NEW YORK (TheStreet) -- James Murdoch is no longer a sidekick at 21st Century Fox (FOXA) - Get Fox Corporation Class A Report.

Wednesday's earnings announcement after the closing bell will be the first time James, the 42 year-old son of the mass media corporation's patriarch, Rupert Murdoch, headlines the Fox earnings call since officially taking over as chief executive on July 1.

James Murdoch and older brother Lachlan, 43, got promoted by their Australian-born father at a time when Fox has seen its advertising revenues slip along with the rest of the broadcast television industry. Fox's revenue was roughly flat in the quarter ending March 31, but advertising revenue at the Fox broadcast network dropped 7% due to lower ratings compared to the previous year.

Fox shares have lost 10.61% year-to-date, as of the market's close on Tuesday.

Fox has a "long, hard fight" ahead if it wants to reverse falling broadcast ad revenue, said Barton Crockett, senior research analyst at FBR Capital Markets. But James Murdoch is younger than other major media company CEOs, Crockett added, which might help him catch investor interest with an aggressive move into online media instead.

"It gives him credibility to speak about what's happening with the Internet and what that means with major media companies like Fox," said Crockett in a phone interview with TheStreet. "I haven't heard enough out of Fox to get people really excited about what they're doing online, so that's something to listen for on [Wednesday] night."

Cable television is Fox's biggest division and its movie studio remained strong last quarter. But poor advertising revenue on broadcast and rising production costs caused net income at Fox to fall to $975 million from $1.05 billion during the same period a year earlier.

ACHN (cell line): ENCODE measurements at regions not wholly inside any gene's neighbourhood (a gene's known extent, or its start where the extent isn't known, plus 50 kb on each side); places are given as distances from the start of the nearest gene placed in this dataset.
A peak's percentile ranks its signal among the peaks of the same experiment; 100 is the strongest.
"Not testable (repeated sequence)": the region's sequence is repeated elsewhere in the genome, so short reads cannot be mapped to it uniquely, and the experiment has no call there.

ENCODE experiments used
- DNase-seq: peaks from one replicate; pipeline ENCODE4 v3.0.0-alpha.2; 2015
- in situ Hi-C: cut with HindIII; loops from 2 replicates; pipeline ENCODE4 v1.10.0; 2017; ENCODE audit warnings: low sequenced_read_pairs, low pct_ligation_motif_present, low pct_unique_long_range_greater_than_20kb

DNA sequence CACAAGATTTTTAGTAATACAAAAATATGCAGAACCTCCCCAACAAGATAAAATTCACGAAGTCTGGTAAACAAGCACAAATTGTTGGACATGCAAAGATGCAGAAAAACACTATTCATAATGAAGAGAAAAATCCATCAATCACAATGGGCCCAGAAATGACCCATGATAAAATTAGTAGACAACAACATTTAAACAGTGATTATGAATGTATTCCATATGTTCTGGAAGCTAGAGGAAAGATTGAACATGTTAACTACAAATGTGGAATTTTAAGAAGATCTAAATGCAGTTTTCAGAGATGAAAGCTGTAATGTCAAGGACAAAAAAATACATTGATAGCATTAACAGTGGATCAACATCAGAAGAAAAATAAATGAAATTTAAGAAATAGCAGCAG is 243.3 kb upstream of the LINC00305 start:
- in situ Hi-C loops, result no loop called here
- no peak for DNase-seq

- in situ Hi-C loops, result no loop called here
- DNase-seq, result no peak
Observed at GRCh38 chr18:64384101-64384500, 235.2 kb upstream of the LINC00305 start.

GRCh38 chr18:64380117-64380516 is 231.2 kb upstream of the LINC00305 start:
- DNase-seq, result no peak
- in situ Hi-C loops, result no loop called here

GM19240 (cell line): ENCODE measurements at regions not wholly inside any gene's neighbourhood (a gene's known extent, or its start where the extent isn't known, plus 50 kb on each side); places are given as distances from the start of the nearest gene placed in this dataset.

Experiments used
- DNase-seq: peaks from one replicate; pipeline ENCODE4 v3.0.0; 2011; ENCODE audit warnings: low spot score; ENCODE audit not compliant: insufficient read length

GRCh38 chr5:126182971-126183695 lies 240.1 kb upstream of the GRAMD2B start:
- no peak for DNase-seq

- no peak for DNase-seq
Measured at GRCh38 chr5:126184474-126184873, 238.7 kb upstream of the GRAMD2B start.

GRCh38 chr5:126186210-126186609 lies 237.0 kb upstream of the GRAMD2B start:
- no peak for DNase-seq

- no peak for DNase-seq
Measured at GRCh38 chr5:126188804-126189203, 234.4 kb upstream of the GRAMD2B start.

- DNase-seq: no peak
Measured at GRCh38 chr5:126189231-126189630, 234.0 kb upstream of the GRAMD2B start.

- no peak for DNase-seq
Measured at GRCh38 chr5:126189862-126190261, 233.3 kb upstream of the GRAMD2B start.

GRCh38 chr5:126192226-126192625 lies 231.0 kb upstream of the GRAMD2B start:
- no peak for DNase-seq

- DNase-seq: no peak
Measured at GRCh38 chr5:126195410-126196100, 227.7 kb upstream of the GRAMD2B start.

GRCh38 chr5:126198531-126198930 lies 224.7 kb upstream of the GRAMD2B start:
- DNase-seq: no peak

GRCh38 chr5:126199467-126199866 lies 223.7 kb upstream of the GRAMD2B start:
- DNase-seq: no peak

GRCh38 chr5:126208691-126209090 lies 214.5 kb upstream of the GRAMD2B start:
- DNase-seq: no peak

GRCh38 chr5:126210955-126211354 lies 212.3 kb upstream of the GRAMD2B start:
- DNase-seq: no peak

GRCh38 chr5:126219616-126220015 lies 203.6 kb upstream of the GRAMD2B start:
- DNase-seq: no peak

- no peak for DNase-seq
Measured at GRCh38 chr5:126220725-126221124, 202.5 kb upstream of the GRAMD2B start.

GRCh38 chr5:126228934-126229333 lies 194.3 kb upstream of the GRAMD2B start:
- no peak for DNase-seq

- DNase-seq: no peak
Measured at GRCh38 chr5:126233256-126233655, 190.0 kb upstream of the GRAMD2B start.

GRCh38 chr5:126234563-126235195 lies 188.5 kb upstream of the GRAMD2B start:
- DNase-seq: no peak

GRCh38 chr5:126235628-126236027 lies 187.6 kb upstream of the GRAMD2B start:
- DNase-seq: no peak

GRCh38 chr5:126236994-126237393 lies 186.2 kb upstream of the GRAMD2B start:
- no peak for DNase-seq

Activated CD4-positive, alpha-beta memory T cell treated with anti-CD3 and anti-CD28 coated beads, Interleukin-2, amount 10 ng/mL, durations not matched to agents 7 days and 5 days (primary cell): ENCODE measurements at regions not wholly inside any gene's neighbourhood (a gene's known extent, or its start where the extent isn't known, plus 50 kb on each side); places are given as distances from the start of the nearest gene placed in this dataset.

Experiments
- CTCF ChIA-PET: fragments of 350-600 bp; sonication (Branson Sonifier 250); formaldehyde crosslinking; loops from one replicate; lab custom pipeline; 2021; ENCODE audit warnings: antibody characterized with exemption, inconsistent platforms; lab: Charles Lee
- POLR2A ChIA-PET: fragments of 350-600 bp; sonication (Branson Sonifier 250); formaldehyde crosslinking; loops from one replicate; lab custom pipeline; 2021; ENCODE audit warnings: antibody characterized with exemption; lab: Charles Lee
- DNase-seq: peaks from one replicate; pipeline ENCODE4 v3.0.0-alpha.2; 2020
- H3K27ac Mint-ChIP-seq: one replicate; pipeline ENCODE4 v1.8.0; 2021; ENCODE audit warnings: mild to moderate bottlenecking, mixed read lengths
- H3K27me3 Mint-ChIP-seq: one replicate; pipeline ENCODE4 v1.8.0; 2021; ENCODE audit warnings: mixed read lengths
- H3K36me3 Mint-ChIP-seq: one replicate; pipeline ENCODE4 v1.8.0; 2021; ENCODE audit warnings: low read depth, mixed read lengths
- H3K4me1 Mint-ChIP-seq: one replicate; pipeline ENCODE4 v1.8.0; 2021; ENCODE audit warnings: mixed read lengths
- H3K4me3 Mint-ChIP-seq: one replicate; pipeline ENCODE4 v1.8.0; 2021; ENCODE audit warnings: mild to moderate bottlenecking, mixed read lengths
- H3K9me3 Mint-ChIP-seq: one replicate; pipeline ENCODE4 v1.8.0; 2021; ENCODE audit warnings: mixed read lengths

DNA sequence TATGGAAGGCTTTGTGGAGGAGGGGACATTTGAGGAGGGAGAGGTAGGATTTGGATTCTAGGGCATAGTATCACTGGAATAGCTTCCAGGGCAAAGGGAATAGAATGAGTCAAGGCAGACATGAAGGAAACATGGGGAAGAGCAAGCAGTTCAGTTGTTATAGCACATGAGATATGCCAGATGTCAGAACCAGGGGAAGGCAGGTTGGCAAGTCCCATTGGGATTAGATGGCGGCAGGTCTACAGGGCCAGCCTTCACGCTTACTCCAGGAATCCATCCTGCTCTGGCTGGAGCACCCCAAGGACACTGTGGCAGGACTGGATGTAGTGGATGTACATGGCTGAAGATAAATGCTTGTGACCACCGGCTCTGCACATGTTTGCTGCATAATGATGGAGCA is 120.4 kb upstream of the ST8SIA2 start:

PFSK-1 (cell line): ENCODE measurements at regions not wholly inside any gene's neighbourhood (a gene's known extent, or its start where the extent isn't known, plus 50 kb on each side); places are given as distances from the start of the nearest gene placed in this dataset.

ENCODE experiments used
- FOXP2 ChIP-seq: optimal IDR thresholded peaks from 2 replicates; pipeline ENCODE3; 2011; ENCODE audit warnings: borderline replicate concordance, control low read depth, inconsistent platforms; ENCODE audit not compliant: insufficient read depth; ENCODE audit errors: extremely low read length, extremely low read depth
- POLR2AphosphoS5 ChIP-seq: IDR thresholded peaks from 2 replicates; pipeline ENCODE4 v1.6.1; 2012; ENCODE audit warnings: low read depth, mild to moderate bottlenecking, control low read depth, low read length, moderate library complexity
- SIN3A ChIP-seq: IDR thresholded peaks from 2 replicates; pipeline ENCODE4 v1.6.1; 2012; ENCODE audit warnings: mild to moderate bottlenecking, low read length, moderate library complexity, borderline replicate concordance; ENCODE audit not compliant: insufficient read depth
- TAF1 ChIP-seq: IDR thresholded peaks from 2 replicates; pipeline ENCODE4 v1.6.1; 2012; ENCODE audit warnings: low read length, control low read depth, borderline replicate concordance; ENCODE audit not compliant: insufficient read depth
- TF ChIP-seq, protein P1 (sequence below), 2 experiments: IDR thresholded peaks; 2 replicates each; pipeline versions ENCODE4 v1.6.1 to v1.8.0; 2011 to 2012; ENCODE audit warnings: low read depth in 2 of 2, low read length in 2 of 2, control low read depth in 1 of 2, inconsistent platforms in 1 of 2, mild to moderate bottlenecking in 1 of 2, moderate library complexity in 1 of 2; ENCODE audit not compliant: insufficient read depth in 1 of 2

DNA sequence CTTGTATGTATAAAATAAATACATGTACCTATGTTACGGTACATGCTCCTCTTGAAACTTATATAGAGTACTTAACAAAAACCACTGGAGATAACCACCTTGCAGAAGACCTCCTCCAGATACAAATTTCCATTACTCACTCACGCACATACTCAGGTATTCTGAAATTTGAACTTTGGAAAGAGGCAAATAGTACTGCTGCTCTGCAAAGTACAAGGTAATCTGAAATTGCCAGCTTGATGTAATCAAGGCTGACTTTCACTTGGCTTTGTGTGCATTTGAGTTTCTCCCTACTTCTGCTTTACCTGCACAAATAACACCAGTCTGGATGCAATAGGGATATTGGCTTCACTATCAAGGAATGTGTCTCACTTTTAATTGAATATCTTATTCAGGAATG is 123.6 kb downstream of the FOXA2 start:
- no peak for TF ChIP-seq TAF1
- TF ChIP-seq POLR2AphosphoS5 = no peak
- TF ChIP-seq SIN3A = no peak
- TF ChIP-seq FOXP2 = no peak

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Major events have boosted Fox this quarter. In June, the company enjoyed a $40 million windfall from advertising revenue during the FIFA Women's World Cup, more than double what the network had predicted. A competitive Republican presidential primary season likely spells higher demand for advertising space on Fox News, a cable channel.

But there has also been bad news for the networks this summer. Bernstein Research data found that the broadcast networks' audience from July 20 to July 26, 2015 was 10% lower compared to the same week last year. Fox was the largest share loser with an 18% fall.

"There are no excuses this week -- no major comparability issues to hide behind," wrote senior media Todd Juenger of Bernstein Research in the August 3 note, adding that absolute viewership among the broadcast networks had hit a three-year low, which is as far back as Bernstein keeps data.

Broadcast television lost $960 million in ad revenue to digital platforms from October 2014 to June 2015, according to an analysis by the Standard Media Index, an agency that tracks global advertising spending.

"We're not the first broadcast network to fight through a turnaround, and we are confident we are on our way," said Chase Carey, then Fox's president and chief operating officer on a call with analysts in May. Carey will remain as Fox's executive vice chairman for another year as the Murdoch brothers transition to their new roles.

James Murdoch, who was co-COO to Carey at the time, echoed the remark and said his team was "very, very confident" that Fox would continue to make great content as they face increasing competition.

"They've been executing very well," Murdoch said of Fox's creative talent. "But it's not really a question of a volume game, it's a question of how do you make stuff that's genuinely distinctive in that environment where you have so much consumer choice?"